Romans 2:6, “Who will render to every man according to his deeds”, is one of the most important, yet mostly ignored verses in the Book of Romans. I remember an encounter with this verse in a Bible Study in Boston where I was an invited guest. Things were getting uncomfortable as we moved through this chapter, reading about the judgment of God falling upon hypocritical believers, and how we store up wrath for ourselves when we are stubborn and unrepentant before God. Then reading verse 6, it summarizes what has been said and introduces further principles of judgment – detailing glory, honor, and immortality for doing good, and wrath, indignation, and tribulation for doing evil. Suddenly the host broke the tension by saying, “Don’t worry, grace is coming!” referring to Romans 3:21ff.
I have heard people refer to Romans chapter 2 as a “Flyover” chapter because leaders hurry through the material to get to the “good stuff.” As a result, important concepts about no partiality with God (vs. 11), Paul introducing justification by works (vs 13), God seeing and judging our deepest secrets (vs. 16), and how believers’ actions blaspheme the reputation of God among non-believers–all get short-changed. It’s as if nothing matters for our Christian walk once we fully realize that we have been saved by grace. The rest of the chapter says that circumcision, and by implication, baptism, is worthless if we don’t practice the Law and that is something that further encourages us to say, “Don’t worry, grace is coming!”
To say this, is the wrong approach to the important theological truths being introduced in Romans chapter 2. True theological literacy demands that we pause to integrate these important concepts into our understanding, especially that God will render to every man according to His deeds.
Walter Henrichsen gives this chapter the title, “Principles of God’s Justice.” This chapter does more than just set up the bleak background of sin to enhance the beauty of God’s grace. Instead, it is a real warning that sin has consequences, whether you go to heaven or hell!
When a person hears about the substitutionary atonement of Christ on Calvary’s hill, which allows God to elect to eternal life those He chooses without violating His justice, there are two responses: 1) Whoopee, I’m saved no matter what; God knows that no one can keep the law, so He does not expect me to, or 2) Wow! God has elected a few in Christ; I wonder if I am one of them?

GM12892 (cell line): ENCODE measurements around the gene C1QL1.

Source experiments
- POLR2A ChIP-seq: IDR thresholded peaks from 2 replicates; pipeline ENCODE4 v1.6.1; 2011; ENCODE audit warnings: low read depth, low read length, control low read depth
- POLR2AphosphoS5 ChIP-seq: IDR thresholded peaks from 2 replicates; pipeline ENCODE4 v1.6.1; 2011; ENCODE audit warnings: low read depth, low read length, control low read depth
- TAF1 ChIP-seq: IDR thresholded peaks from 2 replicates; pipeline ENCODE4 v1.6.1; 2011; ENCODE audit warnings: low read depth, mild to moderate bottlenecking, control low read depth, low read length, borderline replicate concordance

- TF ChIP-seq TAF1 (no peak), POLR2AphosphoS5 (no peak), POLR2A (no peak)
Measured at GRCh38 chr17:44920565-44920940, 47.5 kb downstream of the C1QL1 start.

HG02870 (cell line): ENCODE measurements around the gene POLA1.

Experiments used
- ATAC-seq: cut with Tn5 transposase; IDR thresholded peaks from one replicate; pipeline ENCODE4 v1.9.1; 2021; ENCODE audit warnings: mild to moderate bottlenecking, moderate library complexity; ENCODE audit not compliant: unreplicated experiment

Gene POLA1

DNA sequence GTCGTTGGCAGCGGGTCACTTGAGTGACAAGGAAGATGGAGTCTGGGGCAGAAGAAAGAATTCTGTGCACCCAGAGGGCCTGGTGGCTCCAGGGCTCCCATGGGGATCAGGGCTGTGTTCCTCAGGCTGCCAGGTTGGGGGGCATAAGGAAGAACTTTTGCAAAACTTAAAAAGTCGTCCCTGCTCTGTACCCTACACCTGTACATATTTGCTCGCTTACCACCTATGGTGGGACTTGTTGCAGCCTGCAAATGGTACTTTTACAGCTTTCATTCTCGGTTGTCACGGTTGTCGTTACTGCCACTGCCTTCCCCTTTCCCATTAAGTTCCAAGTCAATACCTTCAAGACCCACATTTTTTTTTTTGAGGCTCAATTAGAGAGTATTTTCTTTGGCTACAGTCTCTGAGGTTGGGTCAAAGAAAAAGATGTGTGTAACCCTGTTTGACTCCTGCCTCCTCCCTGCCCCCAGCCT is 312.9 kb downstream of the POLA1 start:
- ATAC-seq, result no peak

I have seen Walt labor to teach this principle every which way possible. The most memorable way was when he drew two circles side by side, calling the one on the left “Heaven” and the one next to it on the right, “Harvest”. These two circles depict two distinct protocols from God – they do not touch each other, and they are not related to each other. The first circle, “Heaven,” represents the concept that there is no other basis by which a person goes to Heaven except by the Election of God. You don’t go to heaven because you said a prayer – if that were so then you would be going because of what you did and that is not grace; it’s works, based on what you did or did not do. In that sense, Christ died for God, meeting Him on Calvary’s hill, purchasing chits with His blood for His Father to save those He elects. We have nothing to do with it. As a result, God is just and the justifier of those who have faith in Christ (Romans 3:26).
While we have nothing to do with the first “Heaven” circle, the second circle, “Harvest,” represents how God deals justly with giving out consequences. Here in this temporal life, we observe that a person does not always reap what he sows (Psalms 73 and Book of Job). For Example, bad people get wealthy and the righteous are often poor. As a result, people accuse God of being unjust. But God’s justice is indeed preserved through the “Law of the Harvest,” which states that there is an eternal accounting for temporal behavior.
There will be appropriate and just eternal consequences given for every one of our actions on earth. Regardless of our salvation state (whether a person goes to heaven or hell), godly behavior does matter because God is a debtor to no man. He does not ask us to do something of a sacrificial nature without promising a payback in eternity (Ephesians 6:7-8). Again, the circles do not touch or intersect – they represent two different protocols that are consistent with God’s justice.
The concept of God rendering to every man according to his deeds is replete throughout the Bible. 2 Corinthians 5:10 (appearing before the Judgment seat of Christ to be recompensed for deeds done in the body), Revelation 20:12 and 22:12 (a judgment for deeds done in this life), Galatians 6:7-9 (reap what you sow), and I Peter 1:17 (fear God who impartially judges) are four of the nearly 20 places I have listed in the fly leaf of my Bible. We must never deflate the import of keeping the commandments by saying, “Don’t worry, grace is coming!” Grace has come, and the salvation Christ purchased for us is to save us from sin, not to encourage us to continue in it (Romans 6:15). Walt’s words have stuck with me when he said: “Good works and obedience to the Law does not earn you salvation, but you cannot be saved without works and obedience.” Knowing that behavior matters has made me more fearful of my propensity to sin and less cavalier in my walk.